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‘The possibility of the beginning of anything implies also that of the end: for nothing impossible comes into being or begins to do so, as for example the commensurability of the diameter (with the side of the square) never either begins to, nor actually does, come into being. To begin implies to end, says Tennyson, Two Voices [line 339]. In interpreting a rhetorical topic which is to guide men's practice, it is plain that we must keep clear of metaphysics. The beginning and end here have nothing to do with the finite and infinite. Nor is it meant that things that can be begun necessarily admit of being finished: the Tower of Babel, as well as other recorded instances of opera interrupta, shew that this is not true. And though it may be true of the design or intention, of any attempt, that it always looks forward to an end, immediate or remote, still to the public speaker it is facility and expediency, rather than the mere possibility, of the measure he is recommending, that is likely to be of service in carrying his point. All that is really meant is, that if you want to know whether the end of any course of action, plan, scheme, or indeed of anything—is possible, you must look to the begining: beginning implies end: if it can be begun, it can also be brought to an end: nothing that is known to be impossible, like squaring the circle, can ever have a beginning, or be brought into being. Schrader exemplifies it by, Mithridates coepit vinci, ergo et debellari poterit. Proverbs and passages on the importance of ἀρχή are cited in the note on I 7. 11.

The incommensurability of the diameter with the side of the square, or, which is the same thing, the impossibility of squaring the circle, is Aristotle's stock illustration of the impossible: see examples in Bonitz ad Metaph. A 2, 983 a 16. Euclid, Bk. X. Probl. ult. Trendelenburg, on de Anima III 6. 1, p. 500, explains this: the diameter of a square is represented by the root of 2, which is irrational, and therefore incommensurable with the side. He also observes that Aristotle cannot refer to the squaring of the circle; a question which was still in doubt in the time of Archimedes could not be assumed by Aristotle as an example of impossibility. The illustration, which passed into a proverb, ἐκ διαμέτρου ἀντικεῖσθαι, is confined to the side and diameter of the parallelogram. See also Waitz on Anal. Pr. 41 a 26.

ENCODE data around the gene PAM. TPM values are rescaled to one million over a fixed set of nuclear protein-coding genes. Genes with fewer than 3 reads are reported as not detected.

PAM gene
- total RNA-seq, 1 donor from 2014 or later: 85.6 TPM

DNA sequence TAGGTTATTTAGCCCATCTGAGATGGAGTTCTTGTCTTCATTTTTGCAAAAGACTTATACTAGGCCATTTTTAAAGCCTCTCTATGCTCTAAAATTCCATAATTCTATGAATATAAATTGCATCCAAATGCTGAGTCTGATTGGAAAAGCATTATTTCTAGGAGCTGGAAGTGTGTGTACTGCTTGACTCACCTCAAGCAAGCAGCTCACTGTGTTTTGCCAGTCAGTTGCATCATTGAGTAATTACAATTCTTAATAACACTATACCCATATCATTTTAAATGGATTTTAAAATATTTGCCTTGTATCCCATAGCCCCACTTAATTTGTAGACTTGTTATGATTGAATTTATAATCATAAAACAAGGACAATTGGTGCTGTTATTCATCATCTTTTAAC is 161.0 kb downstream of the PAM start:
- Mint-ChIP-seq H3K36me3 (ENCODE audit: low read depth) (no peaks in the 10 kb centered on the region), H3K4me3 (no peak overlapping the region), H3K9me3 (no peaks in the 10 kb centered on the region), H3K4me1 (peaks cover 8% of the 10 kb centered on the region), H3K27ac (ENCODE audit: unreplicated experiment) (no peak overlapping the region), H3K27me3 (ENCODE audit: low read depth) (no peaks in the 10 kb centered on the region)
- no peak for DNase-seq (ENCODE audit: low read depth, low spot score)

‘And when the end is possible, so also is the beginning, because everything takes its origin, is generated, from a beginning’. The end implies the beginning: everything that comes into being or is produced —everything therefore with which the orator has to deal in his sphere of practical life—has a beginning. Since the beginning is implied in the end, it is clear that if the end be attainable or possible, so likewise must the beginning be.

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